Ultimately, Liberal Arts is vital to the human experience, but we must find a way to effectively merge it with our modern needs. However, I would argue that it’s dangerous to make education solely about training for jobs. Education is about developing sophisticated thinking and learning skills.

Jackson Pollock Demonstrates Physics in his Strokes

Jackson Pollock, the man who brought American art to the forefront of the field and one of the father’s of the abstract expressionist movement, was not applying slap-dash, free-flung practices in his famous ‘splatter paintings.’

A group of physicists and mathematicians have released a carefully analyzed study of his work and have concluded that:

They found that Pollock’s drizzles, drips and splashes could be explained by physical phenomena known as jets, drops and sheets. Each is governed by the laws of fluid dynamics, which Pollock exploited using careful technique and manipulating the thickness of his pigments and paints with water and solvents, according to the researchers.

Their findings were published in a recent edition of Physics Today. While many people examine Pollock’s splatter paintings and think “My six year old could do that!” Science would seem to disagree!

“By pouring paint in this continuous jet fashion or by dripping it, he incorporated physics into the process of painting itself,” study researcher Andrzej Herczynski, a physicist at Boston College, said in a statement. “To the degree that he did and to the degree he varied his materials — by density or viscosity — he was experimenting in fluid dynamics, although his aim was not to describe the physics, but to produce a certain aesthetic effect.”

Read more about the article here at MSNBC or in Physics Today (with a paid subscription or single buy for the article).

America’s Crisis – Our Inability to Educate Science & Math Majors

Anyone who has watched the evolution of modern education can readily note the fact that America is lagging (and has for a while) behind other countries in terms of graduating math, science, and engineering students. What is the cause of this divide? Why is America, with undoubtedly the most prestigious and accessible University system, failing miserably to educate its students in the maths and sciences?

While I by no means support the notion that there is anything ‘less’ about a degree in the Humanities (after all, my undergraduate and graduate degrees are in the Social Sciences), we cannot ignore the reality that we are losing an important segment of educated professionals that are instrumental to our success as a country.

Low graduation rates among science and math undergraduates affect how the United States competes globally. Fewer biology and math majors means fewer doctors and engineers later.

UCLA’s Higher Education Research Institute (UCLA being one of my alma maters) has just published the results of a multi-year study on this very phenomenon. There are many contributing factors, namely lack of access to a good education in K-12 and ill-preparation in high school for college level math and science education.

“I think one of the most disturbing realities about the American educational system is the inequalities that exist within that system. Where you live happens to be important. What state you live in, what district within that state you live in, what school within that district you go to, even what classroom within a given school … it really matters. And what I mean by that is, you are not necessarily expected to learn the same parts of mathematics at that grade level or the same science.”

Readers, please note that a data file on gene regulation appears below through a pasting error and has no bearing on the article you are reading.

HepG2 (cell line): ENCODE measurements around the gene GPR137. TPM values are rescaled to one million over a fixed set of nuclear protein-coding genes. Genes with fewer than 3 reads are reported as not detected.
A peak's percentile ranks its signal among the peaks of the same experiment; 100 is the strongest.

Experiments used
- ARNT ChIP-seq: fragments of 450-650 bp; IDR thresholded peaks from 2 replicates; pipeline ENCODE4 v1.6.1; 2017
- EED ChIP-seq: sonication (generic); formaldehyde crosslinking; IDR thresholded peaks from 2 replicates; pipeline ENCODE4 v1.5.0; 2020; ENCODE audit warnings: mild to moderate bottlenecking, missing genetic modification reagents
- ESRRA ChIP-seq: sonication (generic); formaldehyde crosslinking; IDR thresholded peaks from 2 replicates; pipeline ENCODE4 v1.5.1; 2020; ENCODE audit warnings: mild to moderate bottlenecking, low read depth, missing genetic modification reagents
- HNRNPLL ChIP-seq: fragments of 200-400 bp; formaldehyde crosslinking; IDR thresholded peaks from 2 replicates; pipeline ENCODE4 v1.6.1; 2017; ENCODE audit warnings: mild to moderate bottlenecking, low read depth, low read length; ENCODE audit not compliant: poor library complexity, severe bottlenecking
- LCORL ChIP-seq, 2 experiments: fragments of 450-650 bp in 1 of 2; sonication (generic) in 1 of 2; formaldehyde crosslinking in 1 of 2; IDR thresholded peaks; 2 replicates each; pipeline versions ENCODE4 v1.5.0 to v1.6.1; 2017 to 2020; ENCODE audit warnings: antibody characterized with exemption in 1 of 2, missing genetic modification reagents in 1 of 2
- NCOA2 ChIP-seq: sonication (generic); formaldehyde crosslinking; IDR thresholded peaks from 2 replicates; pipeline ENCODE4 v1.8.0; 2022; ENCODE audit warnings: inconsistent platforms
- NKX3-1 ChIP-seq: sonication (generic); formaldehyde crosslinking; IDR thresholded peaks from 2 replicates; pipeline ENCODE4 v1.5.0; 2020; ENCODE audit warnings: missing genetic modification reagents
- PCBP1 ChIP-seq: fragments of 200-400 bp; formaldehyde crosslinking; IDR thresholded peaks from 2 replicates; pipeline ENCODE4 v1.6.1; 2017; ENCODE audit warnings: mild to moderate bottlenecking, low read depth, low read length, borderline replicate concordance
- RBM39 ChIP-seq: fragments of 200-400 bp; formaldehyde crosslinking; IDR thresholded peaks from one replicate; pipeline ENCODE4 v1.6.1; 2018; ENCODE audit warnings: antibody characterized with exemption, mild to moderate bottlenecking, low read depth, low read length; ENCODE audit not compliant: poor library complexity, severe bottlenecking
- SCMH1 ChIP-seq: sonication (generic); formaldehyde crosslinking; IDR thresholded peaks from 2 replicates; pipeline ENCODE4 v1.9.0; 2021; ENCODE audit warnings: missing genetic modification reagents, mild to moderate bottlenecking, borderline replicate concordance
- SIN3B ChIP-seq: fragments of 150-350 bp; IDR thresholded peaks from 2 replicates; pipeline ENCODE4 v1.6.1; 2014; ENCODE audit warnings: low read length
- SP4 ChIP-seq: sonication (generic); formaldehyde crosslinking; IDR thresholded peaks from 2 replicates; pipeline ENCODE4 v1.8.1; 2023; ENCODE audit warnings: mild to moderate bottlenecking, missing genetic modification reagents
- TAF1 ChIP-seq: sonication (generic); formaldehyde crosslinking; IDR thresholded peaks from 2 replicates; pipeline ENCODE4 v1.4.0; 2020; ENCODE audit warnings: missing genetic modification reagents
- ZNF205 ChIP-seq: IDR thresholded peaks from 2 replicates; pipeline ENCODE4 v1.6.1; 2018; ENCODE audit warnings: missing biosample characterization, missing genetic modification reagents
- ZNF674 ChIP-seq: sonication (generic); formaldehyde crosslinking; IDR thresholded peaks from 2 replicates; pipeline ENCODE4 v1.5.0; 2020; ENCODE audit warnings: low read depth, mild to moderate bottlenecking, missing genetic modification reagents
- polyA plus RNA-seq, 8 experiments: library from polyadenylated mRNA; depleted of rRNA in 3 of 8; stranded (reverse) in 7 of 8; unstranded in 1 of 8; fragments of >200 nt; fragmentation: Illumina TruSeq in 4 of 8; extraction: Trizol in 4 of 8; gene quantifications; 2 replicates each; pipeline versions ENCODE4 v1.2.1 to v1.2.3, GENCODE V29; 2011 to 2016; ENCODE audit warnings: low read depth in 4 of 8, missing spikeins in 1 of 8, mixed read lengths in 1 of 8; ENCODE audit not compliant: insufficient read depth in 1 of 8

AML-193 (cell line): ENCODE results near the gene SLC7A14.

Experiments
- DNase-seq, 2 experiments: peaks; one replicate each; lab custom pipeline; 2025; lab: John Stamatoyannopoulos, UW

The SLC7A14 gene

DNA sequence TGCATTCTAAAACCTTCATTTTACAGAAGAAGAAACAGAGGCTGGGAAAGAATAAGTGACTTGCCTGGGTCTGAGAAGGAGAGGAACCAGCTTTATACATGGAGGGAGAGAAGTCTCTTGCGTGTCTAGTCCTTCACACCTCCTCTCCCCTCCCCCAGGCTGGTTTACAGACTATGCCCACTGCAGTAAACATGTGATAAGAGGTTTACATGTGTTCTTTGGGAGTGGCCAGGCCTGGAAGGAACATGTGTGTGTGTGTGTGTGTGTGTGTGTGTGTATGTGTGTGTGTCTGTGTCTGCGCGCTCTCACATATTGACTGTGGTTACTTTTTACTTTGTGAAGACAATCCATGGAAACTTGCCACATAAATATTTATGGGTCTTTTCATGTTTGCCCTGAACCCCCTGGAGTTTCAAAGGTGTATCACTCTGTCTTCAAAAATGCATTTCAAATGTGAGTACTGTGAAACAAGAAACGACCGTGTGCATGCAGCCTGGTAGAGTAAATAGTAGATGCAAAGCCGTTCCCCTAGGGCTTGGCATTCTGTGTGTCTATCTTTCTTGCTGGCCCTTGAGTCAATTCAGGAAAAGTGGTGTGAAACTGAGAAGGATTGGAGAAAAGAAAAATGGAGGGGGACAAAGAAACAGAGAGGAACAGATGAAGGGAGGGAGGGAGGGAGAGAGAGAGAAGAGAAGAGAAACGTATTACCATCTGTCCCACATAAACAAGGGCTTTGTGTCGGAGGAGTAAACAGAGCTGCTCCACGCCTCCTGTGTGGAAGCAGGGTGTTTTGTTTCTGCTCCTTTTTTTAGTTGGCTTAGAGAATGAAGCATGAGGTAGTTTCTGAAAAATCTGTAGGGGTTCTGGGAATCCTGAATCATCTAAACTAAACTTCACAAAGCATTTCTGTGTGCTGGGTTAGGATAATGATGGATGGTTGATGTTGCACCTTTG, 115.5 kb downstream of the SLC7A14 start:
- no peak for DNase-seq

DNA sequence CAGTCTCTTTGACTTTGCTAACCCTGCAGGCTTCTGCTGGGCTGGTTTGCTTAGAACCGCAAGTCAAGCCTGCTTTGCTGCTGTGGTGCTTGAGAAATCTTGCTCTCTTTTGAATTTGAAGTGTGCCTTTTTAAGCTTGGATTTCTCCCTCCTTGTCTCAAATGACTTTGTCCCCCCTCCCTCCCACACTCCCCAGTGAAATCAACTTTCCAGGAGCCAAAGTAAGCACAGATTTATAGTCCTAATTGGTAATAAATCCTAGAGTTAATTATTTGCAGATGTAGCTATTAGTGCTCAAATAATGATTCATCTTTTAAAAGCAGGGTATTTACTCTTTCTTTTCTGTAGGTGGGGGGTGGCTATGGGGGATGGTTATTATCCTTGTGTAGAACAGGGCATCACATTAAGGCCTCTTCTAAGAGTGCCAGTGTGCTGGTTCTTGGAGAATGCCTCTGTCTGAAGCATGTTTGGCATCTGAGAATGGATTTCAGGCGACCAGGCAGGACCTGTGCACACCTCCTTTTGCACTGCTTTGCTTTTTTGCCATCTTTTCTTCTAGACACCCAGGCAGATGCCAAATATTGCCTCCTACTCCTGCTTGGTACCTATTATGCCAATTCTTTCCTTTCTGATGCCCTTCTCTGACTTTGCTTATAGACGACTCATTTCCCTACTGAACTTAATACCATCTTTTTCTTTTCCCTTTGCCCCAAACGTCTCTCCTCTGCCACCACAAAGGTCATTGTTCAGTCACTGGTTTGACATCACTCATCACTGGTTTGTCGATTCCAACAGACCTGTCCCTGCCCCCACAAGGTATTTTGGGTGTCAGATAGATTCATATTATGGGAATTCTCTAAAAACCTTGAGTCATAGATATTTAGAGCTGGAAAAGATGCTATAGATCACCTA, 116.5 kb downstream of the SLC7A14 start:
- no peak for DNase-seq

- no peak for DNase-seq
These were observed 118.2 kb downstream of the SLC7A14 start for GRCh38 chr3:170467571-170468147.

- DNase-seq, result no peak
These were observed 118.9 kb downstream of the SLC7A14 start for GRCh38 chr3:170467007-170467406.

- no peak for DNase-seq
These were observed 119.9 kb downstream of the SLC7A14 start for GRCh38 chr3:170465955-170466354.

“One international study of 12th-graders found that for those students in mathematics who were at the highest level — the kids who take calculus, AP calculus or regular college-level calculus — essentially came near the bottom of the international distribution against their peers. In science and physics, we were dead last. So even those students who we think of as our absolute best are not competitive internationally.”

Another factor at the post-secondary level is that students are often not given support and direction; their classes are designed to ‘weed out’ kids who should really be offered tutoring or investment. Math and Science majors graduate in much lower numbers and over a longer number of year (5-6 years to complete an undergraduate degree compared to 4-5 years for Humanities or Arts degree). With the rising cost of college education, those two additional years can spell tens of thousands of dollars of debt.

Science and math programs are designed and taught to winnow down the number of students. University tenure systems often reward professors who conduct research and publish their work, but not those who teach well.

Some new programs, such as the STEM at the University of Maryland focus on providing students with one on one attention between faculty and students.

We in America have accepted that science is just not for everybody. We send messages to students all the time that, ‘This is not really for you,’ ” he said. “One of the reasons American (students) aren’t more excited about science is that adults themselves aren’t excited. Most (students) have been weeded out before they even get to college.”

Hrabowski said many people assume they’re not smart enough to study science or math. His response?

“No. Your teacher wasn’t innovative enough.”

Read more about the problem, new initiatives and potential solutions in this CNN article: “Why Would-Be Engineers End Up As English Majors” and “How the U.S. Lags in Math, Science Education and How It Can Catch Up.”

NPR – Teacher’s Voices

My friend and Colleague Daniel Schneider added his voice to an NPR podcast on public teaching in Arizona. Dan and I have worked together at Johns Hopkins University’s Center for Talented Youth program. Check out the podcast interview here.